Sepsis, also known as "blood poisoning," is a life-threatening condition that arises as a severe response to an infection already present in the body. It can lead to organ failure, tissue damage and even death if not promptly treated. Recognizing the symptoms of sepsis and taking immediate action is crucial in saving lives.
More than 1.7 million people are diagnosed with sepsis each year in the US, and sepsis remains the most common cause of hospitalization both nationwide and at AdventHealth hospitals in Georgia. Even more concerning, sepsis remains the cause of death in about a third of hospitalizations, many of which could have been prevented with earlier intervention, said AdventHealth Gordon Chief Hospitalist Daniel Treiyer, MD.
“We see sepsis almost every day in the hospital, and it's one of the most rewarding diseases we manage because if people come in in time and get the emergency treatment for it, it tends to get better,” said Dr. Treiyer. “The problem is people delay coming in and don't recognize the signs and symptoms of sepsis. Many people have heard about sepsis but may not put some of the symptoms they have together with the term ‘sepsis.’”
According to the Sepsis Alliance and sepsis.org, upwards of 87% of sepsis cases occur in the community and the longer a patient waits to seek help, the higher the risk of severe damage and in some cases, death. Time really does matter.
Joseph Joyave, MD, chief medical officer of AdventHealth Gordon and AdventHealth Murray seeks to educate the community about this condition in order to save lives throughout Northwest Georgia. Recent data revealed a high number of middle aged, working men tend to have worse outcomes or complications due to sepsis at AdventHealth Gordon and AdventHealth Murray.
“Barriers such as concerns about work, cost or male bravado may be causing delays in seeking medical attention,” said Dr. Joyave. “Our medical community is dedicated to elevating sepsis to the same level of urgency as chest pain and stroke symptoms.”
Sepsis can manifest through various symptoms, and it is important to be vigilant. Sepsis can begin after any type of infection, that you already have, such as in your skin, lungs, urinary tract, a wound or somewhere else. If you or someone you know experiences one or a combination of the following signs, it is essential to seek immediate medical attention at your nearest emergency department:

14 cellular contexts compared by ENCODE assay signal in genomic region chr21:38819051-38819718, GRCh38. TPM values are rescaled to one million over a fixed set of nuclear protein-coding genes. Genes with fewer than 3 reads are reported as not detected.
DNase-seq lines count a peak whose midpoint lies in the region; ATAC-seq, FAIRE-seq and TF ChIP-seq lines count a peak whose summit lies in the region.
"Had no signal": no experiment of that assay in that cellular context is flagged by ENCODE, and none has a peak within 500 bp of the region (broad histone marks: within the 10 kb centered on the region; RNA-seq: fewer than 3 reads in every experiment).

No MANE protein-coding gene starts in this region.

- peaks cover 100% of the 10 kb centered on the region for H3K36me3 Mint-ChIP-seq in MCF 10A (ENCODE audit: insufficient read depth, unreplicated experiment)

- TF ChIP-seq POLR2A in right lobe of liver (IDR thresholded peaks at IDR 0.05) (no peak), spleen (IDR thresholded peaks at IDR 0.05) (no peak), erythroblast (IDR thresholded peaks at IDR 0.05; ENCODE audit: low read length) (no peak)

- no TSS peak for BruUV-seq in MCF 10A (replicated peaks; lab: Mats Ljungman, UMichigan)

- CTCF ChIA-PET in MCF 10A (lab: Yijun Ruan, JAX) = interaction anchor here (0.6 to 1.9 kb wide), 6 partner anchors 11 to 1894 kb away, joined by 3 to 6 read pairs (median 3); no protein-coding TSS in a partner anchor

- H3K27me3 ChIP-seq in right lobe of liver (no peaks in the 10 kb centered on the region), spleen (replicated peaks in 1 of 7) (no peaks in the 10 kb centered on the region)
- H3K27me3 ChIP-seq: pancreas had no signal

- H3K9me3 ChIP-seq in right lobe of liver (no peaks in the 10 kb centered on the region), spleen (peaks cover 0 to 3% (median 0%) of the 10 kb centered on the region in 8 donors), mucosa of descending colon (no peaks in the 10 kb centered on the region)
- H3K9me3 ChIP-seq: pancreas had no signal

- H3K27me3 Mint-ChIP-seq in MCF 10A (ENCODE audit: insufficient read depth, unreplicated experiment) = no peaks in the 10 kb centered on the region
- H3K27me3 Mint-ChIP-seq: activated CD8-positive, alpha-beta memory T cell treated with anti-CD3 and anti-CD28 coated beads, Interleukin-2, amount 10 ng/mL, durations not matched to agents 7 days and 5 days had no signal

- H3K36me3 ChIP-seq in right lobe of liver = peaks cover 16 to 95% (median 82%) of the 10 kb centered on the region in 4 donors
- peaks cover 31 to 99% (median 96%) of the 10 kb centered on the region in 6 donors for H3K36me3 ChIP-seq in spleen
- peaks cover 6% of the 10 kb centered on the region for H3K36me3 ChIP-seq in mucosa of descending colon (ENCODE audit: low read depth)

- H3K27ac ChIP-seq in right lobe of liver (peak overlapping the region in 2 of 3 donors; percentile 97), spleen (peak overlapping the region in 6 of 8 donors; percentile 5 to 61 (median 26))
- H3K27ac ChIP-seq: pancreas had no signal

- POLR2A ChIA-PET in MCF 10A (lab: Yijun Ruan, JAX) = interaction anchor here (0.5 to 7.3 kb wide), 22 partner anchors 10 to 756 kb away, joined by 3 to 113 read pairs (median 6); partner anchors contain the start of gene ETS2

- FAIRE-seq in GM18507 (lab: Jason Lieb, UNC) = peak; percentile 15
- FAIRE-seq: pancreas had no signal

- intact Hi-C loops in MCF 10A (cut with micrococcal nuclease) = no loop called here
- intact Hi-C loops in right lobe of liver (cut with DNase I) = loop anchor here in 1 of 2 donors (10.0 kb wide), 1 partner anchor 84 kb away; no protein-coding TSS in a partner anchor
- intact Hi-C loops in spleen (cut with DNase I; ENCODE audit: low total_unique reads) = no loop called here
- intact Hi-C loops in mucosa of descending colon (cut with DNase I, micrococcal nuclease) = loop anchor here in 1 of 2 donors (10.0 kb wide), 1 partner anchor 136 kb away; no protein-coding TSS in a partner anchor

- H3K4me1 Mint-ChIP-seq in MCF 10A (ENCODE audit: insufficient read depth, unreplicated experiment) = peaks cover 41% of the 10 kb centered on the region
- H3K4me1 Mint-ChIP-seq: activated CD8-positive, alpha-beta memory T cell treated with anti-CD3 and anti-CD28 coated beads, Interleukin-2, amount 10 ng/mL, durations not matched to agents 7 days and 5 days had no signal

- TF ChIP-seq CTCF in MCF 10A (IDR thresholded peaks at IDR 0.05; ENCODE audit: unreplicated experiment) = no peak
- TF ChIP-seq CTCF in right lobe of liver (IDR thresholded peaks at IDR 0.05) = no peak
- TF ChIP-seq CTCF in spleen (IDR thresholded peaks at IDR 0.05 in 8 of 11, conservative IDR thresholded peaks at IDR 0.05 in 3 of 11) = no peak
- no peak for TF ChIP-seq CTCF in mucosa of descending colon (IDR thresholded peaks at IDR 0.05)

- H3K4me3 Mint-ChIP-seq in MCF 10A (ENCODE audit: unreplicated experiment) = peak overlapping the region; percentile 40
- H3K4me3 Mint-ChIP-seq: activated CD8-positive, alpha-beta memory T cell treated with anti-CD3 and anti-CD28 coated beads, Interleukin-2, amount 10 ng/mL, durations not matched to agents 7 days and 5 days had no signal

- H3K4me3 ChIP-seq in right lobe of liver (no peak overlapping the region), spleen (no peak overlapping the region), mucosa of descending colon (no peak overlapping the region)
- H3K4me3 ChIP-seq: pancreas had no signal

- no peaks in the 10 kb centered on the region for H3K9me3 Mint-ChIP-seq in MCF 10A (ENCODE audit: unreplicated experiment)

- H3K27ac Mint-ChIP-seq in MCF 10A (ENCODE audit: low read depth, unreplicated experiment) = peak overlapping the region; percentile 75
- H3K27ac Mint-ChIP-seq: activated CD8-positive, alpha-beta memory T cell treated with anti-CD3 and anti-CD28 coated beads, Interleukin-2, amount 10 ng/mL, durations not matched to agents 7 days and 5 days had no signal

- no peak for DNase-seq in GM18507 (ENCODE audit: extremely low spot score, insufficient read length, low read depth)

- Confusion or disorientation
- Shortness of breath
- High heart rate
- Fever, shivering or feeling excessively cold
- Extreme pain or discomfort
- Clammy or sweaty skin
Who is at Higher Risk?
Although anyone can develop sepsis, certain populations are more commonly affected. Understanding the higher-risk groups can help identify individuals who may be more susceptible to sepsis:
- Adults aged 65 or older
- Individuals with chronic conditions such as diabetes, lung disease, cancer and kidney disease
- People with weakened immune systems
- Children younger than one year old
The Urgency of Taking Action
Recognizing the signs of sepsis is only the first step. It is crucial to act swiftly and seek medical help if sepsis is suspected. Delaying or avoiding medical intervention can lead to severe complications. Timely treatment can make a significant difference in saving lives.
“We feel a significant effort should be made in recognition of the signs and symptoms to promote earlier presentation and recognition. These efforts should result in shorter hospital stays and more rapid return to normal life activities,” said Dr. Joyave.
Sepsis is a medical emergency that requires immediate treatment at an emergency department. If you suspect sepsis or have an infection that is not improving or getting worse, do not hesitate to act. To ensure the best outcomes, it is crucial to seek medical assistance at your nearest emergency department immediately if sepsis is suspected. Remember, sepsis is a medical emergency, and timely intervention can make a significant difference in saving lives. Together, let us prioritize early recognition and empower our community to take swift action against sepsis.
 Hall, MJ, et al. “Inpatient Care for Septicemia or Sepsis: A Challenge for Patients and Hospitals.” NCHS Data Brief, No 62. Hyattsville, MD: National Center for Health Statistics. 2011. https://www.cdc.gov/nchs/data/databriefs/db62.pd
 Rhee C, et al. “Incidence and Trends of Sepsis in US Hospitals Using Clinical vs Claims Data, 2009-2014.” JAMA. 2017;318(13):1241-1249. http://jamanetwork.com/journals/jama/fullarticle/2654187